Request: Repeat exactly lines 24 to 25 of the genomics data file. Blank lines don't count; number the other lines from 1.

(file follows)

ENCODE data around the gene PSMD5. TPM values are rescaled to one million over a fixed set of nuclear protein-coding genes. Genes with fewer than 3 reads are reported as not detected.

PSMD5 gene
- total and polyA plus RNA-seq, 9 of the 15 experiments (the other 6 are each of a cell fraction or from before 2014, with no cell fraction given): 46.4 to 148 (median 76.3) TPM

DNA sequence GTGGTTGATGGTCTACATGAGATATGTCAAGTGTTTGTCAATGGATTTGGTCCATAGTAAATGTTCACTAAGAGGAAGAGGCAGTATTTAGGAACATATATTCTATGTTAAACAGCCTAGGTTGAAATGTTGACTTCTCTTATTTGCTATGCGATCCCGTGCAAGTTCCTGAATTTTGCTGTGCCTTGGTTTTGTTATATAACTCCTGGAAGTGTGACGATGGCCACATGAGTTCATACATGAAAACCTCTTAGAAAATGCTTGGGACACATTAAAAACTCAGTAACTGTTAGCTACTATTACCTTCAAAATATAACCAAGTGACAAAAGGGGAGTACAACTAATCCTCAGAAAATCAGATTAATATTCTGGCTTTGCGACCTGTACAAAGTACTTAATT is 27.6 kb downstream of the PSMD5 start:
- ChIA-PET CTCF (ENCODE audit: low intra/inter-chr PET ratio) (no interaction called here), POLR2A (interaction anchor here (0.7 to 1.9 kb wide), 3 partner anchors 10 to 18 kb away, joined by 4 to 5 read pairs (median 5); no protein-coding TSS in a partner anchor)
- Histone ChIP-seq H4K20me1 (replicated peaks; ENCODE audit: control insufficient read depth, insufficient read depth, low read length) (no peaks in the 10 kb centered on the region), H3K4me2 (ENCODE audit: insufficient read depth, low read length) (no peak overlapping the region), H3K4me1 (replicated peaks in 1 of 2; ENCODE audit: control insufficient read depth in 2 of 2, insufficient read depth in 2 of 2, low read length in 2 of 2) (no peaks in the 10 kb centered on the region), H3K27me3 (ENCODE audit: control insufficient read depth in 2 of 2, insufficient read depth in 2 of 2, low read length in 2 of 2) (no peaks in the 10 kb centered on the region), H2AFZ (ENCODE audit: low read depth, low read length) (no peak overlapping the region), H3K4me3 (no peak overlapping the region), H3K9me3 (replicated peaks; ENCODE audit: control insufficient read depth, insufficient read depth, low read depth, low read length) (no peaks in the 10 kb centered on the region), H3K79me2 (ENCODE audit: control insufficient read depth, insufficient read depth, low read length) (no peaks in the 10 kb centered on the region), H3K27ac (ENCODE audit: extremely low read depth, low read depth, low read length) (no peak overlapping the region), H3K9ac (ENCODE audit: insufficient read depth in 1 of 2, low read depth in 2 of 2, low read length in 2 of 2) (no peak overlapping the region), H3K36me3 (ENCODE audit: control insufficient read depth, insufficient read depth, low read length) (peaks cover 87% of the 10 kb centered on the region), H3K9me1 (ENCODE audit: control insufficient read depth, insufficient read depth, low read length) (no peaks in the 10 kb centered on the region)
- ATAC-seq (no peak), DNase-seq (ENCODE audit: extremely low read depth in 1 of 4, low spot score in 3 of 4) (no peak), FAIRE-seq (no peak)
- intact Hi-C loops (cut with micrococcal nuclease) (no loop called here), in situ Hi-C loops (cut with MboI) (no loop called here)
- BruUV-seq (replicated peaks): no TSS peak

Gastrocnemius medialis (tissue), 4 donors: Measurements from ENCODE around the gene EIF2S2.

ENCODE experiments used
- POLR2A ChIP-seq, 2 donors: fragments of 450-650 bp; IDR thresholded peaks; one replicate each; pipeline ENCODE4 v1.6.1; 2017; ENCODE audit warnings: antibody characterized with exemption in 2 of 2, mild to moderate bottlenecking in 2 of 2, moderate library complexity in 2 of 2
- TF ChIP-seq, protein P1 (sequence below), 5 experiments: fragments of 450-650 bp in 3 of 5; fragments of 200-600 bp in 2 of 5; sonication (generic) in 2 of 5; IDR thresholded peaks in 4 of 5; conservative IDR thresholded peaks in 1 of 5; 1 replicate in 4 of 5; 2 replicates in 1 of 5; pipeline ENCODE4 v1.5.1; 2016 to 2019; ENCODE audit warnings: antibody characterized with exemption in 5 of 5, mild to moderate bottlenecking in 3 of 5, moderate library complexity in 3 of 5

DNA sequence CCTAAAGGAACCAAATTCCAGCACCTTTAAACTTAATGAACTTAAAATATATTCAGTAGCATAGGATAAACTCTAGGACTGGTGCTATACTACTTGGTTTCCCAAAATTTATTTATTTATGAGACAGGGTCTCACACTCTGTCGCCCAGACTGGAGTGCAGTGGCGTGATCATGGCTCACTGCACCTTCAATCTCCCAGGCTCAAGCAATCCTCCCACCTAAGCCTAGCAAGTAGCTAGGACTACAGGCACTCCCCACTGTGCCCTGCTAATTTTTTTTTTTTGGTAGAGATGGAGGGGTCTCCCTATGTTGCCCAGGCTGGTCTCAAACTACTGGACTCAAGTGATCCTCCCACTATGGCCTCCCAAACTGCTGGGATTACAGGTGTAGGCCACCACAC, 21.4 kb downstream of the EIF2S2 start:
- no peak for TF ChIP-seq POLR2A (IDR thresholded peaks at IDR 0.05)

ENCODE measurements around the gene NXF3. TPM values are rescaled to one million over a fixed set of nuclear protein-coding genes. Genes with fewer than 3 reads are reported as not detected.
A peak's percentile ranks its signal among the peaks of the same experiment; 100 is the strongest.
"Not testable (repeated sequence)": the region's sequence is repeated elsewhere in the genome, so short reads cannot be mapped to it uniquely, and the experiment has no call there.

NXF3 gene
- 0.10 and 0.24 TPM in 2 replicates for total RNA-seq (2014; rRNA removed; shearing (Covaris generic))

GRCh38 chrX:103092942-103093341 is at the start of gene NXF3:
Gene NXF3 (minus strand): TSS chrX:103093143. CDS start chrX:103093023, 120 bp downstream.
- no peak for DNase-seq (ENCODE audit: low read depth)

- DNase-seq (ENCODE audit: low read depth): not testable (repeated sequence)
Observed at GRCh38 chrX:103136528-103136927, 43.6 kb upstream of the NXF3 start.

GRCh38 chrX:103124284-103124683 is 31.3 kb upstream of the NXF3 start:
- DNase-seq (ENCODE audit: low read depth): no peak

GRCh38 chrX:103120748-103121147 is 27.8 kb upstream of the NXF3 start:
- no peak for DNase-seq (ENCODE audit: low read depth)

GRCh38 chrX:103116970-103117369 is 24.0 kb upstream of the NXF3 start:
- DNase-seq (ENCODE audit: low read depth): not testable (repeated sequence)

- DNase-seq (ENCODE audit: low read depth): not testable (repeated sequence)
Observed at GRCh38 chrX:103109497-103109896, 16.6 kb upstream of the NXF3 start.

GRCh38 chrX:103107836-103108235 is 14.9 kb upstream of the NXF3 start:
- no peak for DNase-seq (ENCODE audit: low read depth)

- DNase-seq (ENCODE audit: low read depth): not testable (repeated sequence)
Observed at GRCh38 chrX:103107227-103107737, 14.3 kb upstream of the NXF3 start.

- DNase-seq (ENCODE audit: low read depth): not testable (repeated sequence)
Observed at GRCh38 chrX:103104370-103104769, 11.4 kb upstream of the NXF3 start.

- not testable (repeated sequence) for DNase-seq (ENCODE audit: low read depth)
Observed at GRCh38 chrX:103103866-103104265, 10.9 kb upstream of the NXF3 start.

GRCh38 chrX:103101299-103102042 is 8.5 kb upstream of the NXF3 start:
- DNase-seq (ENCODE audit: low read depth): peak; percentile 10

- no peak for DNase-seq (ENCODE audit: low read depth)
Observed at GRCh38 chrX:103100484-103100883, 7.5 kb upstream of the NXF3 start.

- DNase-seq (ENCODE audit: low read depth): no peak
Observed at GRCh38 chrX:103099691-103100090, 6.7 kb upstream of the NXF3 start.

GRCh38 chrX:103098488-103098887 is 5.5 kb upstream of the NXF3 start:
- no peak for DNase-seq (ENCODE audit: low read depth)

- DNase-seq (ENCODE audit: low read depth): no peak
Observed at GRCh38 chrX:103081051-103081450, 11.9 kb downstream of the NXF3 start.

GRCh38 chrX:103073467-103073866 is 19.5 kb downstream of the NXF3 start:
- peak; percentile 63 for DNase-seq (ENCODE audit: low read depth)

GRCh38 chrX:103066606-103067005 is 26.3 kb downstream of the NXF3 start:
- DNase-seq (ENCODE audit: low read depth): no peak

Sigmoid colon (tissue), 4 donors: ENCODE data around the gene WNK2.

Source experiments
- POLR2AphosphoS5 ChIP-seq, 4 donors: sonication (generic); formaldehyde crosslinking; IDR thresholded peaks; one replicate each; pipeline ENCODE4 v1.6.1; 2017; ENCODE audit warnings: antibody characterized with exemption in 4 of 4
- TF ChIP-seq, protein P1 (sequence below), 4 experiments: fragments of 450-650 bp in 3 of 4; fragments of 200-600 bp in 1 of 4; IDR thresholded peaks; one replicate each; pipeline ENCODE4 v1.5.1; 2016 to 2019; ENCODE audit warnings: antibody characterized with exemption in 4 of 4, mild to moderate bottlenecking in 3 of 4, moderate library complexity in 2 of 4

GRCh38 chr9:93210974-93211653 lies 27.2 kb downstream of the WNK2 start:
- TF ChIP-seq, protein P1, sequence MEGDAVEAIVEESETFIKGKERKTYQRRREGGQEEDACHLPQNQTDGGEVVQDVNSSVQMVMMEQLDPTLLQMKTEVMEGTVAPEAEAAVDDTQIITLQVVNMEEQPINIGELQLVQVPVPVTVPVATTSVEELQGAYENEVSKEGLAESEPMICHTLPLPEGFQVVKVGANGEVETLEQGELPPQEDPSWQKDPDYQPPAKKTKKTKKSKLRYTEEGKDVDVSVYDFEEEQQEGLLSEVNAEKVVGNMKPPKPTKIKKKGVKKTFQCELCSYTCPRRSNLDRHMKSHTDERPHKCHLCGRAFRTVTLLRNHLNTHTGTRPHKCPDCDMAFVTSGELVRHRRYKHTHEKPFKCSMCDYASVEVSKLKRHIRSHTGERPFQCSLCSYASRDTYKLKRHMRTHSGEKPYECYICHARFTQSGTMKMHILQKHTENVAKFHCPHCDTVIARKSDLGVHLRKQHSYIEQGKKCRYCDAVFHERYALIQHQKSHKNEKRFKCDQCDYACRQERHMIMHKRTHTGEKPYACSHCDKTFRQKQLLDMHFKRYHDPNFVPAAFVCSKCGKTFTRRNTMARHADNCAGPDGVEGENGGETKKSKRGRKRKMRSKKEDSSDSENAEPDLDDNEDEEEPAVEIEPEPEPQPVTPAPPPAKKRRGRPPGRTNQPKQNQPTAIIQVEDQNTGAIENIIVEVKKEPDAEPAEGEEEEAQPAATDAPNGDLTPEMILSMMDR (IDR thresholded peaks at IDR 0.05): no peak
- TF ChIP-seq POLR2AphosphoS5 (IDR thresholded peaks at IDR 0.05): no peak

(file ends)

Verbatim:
- DNase-seq (ENCODE audit: low read depth): not testable (repeated sequence)
Observed at GRCh38 chrX:103136528-103136927, 43.6 kb upstream of the NXF3 start.